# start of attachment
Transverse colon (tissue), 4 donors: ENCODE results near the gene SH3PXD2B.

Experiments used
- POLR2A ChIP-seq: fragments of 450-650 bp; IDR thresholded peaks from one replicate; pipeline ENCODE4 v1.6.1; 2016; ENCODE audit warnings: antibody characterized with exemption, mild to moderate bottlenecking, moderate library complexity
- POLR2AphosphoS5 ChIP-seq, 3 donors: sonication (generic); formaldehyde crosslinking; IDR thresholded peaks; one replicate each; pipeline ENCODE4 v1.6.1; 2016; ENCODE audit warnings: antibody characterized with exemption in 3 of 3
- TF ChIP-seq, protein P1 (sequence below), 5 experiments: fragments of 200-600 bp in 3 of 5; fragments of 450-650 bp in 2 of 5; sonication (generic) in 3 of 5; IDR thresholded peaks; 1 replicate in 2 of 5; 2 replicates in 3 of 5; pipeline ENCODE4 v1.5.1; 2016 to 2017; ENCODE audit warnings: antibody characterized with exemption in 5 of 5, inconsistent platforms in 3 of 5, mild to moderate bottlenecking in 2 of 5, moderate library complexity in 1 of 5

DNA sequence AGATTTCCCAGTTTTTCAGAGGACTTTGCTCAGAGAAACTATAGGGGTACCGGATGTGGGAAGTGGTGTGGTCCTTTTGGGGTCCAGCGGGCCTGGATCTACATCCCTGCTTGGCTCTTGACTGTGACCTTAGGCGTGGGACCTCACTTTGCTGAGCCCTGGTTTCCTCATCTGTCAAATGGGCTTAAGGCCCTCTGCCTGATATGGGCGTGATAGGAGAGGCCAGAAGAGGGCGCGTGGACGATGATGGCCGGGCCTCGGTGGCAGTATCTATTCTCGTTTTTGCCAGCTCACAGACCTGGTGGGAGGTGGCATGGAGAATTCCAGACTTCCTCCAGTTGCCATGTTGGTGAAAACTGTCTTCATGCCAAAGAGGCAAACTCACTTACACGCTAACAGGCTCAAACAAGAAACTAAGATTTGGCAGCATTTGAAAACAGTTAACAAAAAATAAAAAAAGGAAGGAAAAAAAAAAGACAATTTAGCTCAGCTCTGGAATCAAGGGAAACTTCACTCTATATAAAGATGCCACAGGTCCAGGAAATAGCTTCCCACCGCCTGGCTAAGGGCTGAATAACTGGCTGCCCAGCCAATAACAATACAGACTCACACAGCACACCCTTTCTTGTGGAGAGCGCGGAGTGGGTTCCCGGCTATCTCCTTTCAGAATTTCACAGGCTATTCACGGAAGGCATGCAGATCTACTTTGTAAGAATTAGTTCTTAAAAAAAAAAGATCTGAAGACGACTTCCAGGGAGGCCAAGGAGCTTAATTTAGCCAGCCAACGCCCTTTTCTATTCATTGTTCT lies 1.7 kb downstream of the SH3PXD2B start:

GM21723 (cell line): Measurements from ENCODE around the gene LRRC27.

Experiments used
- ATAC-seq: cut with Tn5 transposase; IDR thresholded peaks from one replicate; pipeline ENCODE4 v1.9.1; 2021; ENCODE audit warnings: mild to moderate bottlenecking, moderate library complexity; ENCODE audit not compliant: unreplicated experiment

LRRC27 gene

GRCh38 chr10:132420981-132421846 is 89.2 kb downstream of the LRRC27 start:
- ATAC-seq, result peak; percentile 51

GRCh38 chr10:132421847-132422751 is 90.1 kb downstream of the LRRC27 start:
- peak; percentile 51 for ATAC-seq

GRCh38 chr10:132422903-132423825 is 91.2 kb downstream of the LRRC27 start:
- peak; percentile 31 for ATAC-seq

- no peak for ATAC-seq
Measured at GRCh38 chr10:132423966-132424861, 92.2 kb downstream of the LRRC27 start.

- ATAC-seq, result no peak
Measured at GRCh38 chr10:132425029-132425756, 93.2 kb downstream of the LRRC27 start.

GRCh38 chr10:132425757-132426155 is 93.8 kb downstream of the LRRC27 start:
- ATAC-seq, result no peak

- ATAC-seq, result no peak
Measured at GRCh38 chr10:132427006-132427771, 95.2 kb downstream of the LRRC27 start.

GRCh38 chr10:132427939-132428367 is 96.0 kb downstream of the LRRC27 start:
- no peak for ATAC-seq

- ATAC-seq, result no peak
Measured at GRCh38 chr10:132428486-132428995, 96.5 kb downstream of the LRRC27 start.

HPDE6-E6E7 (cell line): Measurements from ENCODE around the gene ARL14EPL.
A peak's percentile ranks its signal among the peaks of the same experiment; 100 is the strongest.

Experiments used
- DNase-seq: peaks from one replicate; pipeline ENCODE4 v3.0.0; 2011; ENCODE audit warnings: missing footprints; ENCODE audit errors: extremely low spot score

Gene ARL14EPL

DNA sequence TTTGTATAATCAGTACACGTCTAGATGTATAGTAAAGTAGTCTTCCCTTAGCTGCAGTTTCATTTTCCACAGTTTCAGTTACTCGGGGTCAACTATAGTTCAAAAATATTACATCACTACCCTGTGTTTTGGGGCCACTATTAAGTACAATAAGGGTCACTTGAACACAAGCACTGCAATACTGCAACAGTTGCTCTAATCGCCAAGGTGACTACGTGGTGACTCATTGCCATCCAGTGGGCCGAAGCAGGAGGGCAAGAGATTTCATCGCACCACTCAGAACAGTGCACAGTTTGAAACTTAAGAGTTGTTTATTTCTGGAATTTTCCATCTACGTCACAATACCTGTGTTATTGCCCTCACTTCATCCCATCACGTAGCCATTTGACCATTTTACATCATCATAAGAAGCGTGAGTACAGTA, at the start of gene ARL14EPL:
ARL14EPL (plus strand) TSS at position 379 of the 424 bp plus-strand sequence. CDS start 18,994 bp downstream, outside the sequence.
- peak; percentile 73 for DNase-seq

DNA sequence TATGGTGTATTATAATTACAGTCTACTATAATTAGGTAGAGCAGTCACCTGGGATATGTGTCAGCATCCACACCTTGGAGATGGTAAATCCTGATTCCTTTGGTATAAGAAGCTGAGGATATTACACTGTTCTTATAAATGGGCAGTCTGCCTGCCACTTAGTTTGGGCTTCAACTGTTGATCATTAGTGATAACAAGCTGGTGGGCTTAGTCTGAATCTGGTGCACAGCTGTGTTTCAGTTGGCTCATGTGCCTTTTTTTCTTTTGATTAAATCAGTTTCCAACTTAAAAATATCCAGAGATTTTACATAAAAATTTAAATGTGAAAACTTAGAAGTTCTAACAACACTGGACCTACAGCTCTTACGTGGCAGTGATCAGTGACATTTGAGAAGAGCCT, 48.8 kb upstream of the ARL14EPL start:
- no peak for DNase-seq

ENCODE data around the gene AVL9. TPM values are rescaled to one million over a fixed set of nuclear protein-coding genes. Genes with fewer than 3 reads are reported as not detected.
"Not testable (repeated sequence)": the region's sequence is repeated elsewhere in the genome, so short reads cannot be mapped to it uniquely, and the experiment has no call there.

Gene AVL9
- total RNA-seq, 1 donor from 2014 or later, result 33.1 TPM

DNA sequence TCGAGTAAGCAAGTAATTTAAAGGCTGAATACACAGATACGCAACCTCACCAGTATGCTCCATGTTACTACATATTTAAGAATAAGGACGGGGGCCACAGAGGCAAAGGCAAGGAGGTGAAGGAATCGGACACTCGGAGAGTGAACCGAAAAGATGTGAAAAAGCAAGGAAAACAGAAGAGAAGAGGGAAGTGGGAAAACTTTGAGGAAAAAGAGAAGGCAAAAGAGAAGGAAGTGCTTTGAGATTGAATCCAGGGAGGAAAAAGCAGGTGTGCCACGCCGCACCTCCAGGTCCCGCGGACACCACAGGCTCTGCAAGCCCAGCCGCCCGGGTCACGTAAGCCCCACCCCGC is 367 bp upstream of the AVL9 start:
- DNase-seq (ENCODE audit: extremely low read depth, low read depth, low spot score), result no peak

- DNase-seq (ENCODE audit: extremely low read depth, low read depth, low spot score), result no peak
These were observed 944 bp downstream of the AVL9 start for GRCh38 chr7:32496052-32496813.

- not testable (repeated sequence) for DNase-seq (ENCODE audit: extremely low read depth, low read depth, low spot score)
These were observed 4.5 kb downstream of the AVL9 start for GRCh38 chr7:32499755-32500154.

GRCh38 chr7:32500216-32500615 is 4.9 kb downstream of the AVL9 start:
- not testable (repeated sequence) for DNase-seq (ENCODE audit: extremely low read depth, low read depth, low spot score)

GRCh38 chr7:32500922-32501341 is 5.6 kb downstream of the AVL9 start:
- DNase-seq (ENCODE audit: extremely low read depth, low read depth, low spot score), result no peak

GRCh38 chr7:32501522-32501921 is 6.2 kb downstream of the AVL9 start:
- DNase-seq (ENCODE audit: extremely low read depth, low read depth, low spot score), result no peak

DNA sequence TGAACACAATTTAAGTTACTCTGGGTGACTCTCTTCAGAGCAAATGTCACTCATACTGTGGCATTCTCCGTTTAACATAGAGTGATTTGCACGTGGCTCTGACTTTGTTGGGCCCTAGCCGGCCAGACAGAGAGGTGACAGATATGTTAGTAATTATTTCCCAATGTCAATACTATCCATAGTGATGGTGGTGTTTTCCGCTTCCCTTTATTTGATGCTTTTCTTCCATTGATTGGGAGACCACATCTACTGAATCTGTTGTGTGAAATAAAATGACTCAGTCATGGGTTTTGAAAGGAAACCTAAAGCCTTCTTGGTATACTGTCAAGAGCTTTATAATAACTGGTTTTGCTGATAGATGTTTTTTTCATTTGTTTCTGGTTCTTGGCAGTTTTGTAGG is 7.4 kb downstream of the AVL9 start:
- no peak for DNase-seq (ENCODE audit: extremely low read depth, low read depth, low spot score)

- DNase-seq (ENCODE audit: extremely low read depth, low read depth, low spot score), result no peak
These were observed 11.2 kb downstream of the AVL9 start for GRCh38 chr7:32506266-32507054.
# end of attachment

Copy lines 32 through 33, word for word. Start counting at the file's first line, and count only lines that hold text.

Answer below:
- DNase-seq: peaks from one replicate; pipeline ENCODE4 v3.0.0; 2011; ENCODE audit warnings: missing footprints; ENCODE audit errors: extremely low spot score

Gene ARL14EPL